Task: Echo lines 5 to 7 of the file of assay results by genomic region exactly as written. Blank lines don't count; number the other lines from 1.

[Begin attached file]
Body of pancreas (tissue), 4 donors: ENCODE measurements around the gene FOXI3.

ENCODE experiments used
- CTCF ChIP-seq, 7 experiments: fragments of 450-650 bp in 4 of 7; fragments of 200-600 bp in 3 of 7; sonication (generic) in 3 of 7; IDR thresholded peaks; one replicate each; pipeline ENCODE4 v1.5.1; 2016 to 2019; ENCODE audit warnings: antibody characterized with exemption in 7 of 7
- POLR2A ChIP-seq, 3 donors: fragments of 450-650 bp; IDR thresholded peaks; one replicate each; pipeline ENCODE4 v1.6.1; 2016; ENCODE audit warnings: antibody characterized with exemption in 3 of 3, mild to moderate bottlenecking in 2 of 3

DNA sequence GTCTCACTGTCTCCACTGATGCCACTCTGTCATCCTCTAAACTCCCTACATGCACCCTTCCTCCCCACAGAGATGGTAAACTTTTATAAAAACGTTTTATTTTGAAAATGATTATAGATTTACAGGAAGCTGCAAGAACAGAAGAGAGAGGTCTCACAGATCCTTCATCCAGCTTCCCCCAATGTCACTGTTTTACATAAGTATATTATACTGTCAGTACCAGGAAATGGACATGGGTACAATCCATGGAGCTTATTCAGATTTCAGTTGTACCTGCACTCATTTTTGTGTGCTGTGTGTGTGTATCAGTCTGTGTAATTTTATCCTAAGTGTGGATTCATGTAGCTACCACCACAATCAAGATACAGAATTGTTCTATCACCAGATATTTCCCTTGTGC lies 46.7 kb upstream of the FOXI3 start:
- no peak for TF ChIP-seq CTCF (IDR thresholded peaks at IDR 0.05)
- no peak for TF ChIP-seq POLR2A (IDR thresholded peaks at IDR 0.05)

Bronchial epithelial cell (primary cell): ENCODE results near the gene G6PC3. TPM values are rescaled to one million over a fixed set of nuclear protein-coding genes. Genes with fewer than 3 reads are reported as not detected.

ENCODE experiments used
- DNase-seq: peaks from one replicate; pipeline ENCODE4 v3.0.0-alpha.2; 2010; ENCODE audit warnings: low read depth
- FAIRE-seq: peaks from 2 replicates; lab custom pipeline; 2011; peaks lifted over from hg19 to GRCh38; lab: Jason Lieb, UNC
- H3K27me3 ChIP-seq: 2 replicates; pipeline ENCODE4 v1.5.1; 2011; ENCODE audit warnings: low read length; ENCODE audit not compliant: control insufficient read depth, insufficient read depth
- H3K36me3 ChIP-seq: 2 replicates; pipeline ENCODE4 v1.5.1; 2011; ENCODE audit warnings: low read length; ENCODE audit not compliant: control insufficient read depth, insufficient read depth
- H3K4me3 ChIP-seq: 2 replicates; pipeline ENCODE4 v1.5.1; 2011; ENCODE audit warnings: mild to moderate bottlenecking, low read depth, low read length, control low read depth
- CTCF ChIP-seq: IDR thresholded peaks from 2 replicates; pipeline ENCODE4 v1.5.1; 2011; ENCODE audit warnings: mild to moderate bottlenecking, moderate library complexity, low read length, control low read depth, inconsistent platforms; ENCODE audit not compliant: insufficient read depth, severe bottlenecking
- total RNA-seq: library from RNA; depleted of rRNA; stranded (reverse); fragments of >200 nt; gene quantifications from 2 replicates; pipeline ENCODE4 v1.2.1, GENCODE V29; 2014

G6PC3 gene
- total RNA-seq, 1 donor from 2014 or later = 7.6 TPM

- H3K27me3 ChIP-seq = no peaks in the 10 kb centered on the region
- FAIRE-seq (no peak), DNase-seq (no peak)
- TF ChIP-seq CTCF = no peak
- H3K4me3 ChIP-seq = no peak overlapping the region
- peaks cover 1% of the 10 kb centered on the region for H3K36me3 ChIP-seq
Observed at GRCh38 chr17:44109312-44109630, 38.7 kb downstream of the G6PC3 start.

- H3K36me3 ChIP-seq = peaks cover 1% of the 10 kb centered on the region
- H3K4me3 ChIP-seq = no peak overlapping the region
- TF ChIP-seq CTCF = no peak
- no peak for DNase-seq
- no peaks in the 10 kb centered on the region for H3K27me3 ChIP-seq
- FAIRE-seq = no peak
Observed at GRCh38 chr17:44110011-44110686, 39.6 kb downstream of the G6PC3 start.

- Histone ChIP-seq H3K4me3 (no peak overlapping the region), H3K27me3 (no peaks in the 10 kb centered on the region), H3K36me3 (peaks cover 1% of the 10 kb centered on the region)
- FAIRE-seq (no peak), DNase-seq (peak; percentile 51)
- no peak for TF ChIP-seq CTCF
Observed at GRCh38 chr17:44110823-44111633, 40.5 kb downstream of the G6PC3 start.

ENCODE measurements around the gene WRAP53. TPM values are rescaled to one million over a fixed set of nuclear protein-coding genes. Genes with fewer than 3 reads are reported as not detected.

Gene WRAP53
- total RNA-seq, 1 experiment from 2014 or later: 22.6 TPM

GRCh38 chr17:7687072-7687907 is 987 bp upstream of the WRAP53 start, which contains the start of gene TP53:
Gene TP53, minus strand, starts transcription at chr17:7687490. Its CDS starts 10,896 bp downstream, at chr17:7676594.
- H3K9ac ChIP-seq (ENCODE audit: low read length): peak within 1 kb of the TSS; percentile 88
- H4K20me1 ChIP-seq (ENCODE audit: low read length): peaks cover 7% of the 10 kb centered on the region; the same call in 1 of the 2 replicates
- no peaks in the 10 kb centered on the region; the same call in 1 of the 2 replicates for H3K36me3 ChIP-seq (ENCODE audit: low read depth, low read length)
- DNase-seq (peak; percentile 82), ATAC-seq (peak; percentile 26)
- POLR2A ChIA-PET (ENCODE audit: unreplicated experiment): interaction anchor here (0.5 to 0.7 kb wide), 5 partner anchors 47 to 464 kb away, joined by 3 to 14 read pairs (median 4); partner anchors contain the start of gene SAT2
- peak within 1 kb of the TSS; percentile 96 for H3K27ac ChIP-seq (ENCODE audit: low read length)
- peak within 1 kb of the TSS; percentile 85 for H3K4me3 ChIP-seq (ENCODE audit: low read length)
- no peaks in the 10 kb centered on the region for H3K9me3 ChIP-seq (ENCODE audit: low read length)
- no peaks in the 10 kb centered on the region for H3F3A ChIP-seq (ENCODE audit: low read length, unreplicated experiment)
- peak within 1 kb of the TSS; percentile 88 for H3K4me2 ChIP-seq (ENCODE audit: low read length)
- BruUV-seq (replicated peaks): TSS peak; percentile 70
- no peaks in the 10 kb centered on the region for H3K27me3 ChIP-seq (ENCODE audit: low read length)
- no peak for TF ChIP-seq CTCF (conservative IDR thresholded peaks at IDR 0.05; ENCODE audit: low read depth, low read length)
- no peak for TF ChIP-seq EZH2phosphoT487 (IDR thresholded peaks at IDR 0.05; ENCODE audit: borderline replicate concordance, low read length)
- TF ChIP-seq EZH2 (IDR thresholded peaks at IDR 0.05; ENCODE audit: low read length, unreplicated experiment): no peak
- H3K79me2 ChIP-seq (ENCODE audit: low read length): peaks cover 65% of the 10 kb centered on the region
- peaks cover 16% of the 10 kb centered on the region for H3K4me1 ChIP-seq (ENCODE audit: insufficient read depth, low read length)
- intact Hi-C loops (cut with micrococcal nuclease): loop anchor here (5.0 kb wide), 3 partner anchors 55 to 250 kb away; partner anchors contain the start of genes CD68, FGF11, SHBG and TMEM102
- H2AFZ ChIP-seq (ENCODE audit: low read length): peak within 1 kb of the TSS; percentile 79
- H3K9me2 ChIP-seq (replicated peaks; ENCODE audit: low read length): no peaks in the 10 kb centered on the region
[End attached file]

DNA sequence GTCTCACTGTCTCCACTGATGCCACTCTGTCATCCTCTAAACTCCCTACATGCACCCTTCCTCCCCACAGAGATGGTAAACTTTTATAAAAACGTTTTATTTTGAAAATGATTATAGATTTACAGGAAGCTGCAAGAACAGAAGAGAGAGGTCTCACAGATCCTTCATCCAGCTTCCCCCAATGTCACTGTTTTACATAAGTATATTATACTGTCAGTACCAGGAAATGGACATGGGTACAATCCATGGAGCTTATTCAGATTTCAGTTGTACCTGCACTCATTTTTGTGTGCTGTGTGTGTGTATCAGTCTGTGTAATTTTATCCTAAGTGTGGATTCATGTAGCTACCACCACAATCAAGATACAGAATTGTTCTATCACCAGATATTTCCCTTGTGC lies 46.7 kb upstream of the FOXI3 start:
- no peak for TF ChIP-seq CTCF (IDR thresholded peaks at IDR 0.05)
- no peak for TF ChIP-seq POLR2A (IDR thresholded peaks at IDR 0.05)